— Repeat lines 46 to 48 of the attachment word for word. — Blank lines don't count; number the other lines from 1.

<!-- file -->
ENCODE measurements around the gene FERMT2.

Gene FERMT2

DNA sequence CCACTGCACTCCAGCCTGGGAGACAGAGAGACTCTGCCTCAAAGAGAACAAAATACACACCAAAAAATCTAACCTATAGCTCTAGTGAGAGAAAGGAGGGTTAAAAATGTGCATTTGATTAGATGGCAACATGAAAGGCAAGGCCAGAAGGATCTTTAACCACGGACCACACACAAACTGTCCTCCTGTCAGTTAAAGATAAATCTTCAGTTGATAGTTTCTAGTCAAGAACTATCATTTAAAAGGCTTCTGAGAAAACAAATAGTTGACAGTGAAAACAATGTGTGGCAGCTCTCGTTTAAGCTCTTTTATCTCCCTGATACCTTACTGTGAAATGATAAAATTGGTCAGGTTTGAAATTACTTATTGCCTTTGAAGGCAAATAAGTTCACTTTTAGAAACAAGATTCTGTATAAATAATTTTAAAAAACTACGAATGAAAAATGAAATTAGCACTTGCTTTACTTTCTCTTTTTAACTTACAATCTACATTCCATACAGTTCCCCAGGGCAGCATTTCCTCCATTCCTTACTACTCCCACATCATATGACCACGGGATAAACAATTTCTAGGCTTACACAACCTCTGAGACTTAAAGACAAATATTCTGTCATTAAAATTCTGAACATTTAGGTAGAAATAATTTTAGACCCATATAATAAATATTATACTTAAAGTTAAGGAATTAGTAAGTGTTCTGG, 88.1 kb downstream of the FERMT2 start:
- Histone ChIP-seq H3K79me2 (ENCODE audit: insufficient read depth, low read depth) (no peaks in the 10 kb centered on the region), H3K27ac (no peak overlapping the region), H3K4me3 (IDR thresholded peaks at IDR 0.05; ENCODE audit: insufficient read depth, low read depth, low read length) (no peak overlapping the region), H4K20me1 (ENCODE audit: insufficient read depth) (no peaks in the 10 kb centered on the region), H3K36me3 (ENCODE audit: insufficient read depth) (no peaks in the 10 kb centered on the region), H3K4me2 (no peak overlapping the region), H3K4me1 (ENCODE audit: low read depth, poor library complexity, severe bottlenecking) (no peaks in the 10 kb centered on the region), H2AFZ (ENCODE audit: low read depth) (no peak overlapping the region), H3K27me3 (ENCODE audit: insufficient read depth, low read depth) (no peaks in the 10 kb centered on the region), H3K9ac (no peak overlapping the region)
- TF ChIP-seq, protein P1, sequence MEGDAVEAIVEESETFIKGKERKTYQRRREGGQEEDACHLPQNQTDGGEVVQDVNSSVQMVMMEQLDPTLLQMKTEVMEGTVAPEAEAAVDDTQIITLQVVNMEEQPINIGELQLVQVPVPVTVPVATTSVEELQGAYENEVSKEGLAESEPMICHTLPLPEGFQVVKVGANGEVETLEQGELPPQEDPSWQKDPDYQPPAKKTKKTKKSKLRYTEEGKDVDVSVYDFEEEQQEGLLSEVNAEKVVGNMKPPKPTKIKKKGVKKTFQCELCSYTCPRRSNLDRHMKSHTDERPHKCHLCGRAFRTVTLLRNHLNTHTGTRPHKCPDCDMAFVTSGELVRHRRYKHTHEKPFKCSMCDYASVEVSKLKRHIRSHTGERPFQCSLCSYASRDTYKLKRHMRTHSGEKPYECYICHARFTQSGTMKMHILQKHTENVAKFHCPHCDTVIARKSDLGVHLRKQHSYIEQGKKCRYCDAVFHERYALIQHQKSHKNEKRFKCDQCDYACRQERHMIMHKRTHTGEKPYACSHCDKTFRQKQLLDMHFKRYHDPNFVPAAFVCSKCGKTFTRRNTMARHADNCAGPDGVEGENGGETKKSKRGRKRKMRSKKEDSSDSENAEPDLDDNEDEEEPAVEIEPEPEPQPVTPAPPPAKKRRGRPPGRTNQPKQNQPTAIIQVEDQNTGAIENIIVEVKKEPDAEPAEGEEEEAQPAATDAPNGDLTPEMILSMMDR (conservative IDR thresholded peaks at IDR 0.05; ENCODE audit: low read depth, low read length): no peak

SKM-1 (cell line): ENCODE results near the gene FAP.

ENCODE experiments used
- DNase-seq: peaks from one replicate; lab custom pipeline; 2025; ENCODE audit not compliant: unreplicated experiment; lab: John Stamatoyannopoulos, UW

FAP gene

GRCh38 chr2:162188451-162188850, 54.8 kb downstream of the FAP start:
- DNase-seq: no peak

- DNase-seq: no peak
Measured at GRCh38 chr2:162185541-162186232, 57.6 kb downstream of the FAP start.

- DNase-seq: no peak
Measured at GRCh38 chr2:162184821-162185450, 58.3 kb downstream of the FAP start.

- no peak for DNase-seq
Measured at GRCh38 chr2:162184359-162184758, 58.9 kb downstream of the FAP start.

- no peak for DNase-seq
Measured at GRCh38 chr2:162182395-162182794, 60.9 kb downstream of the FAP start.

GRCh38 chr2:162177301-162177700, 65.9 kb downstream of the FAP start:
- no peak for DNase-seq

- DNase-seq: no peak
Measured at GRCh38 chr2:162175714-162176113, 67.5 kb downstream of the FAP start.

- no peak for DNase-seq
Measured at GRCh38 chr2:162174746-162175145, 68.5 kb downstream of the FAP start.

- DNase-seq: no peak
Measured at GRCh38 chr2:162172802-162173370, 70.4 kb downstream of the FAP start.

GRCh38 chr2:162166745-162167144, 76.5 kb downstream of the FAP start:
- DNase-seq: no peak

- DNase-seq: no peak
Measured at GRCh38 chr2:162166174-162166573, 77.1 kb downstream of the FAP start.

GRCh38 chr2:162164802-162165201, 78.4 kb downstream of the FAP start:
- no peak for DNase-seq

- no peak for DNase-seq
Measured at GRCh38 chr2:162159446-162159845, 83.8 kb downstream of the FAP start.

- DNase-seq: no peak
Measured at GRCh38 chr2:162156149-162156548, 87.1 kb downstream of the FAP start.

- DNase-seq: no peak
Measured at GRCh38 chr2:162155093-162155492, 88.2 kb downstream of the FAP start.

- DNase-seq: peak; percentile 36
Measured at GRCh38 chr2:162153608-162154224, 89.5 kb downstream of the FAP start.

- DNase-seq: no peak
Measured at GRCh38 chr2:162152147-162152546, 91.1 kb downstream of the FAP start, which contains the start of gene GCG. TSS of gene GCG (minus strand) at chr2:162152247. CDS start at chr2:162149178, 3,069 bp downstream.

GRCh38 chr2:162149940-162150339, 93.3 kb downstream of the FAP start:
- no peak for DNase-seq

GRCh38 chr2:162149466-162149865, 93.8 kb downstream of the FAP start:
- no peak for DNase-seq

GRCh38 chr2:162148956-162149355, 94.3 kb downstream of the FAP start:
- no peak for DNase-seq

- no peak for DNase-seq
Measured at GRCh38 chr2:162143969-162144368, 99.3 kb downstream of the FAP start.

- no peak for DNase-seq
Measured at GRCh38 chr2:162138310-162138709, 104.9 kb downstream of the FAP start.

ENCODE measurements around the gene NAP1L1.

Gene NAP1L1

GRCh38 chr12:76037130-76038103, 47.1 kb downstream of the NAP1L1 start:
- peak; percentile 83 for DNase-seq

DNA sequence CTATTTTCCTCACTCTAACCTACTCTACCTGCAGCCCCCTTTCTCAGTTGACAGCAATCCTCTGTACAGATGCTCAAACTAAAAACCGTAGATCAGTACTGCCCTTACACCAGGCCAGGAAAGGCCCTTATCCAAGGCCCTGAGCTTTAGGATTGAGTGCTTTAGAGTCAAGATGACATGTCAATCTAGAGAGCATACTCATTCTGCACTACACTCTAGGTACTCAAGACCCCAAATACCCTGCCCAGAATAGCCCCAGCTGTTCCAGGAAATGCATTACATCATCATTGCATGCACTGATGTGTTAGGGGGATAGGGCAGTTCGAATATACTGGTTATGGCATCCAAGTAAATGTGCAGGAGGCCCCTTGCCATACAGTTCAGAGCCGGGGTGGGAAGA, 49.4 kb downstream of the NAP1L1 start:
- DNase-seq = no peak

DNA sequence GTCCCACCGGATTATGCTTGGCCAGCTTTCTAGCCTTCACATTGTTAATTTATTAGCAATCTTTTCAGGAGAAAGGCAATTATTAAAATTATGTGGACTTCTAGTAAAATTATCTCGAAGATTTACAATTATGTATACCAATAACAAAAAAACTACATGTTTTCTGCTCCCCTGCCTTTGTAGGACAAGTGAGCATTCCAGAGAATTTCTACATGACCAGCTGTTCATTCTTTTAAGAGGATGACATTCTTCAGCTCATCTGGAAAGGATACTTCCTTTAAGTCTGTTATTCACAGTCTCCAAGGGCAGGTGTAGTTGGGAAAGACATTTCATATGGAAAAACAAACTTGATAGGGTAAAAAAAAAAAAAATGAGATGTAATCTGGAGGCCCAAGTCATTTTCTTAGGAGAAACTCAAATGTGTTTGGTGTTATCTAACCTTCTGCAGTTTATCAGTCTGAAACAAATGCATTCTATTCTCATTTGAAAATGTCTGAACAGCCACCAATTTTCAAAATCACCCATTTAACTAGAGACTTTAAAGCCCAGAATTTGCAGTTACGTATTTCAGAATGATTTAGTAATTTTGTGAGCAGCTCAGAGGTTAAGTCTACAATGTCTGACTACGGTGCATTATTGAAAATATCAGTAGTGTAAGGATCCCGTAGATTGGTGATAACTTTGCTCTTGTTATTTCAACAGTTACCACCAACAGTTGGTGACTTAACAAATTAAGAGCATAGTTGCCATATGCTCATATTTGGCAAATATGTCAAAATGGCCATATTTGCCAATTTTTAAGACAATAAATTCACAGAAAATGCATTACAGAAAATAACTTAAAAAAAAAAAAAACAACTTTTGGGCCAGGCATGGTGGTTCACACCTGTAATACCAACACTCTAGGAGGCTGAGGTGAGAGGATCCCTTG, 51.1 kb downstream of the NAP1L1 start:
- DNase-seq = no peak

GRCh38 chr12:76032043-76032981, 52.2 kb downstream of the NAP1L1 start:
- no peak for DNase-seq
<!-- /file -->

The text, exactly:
GRCh38 chr2:162149466-162149865, 93.8 kb downstream of the FAP start:
- no peak for DNase-seq

GRCh38 chr2:162148956-162149355, 94.3 kb downstream of the FAP start: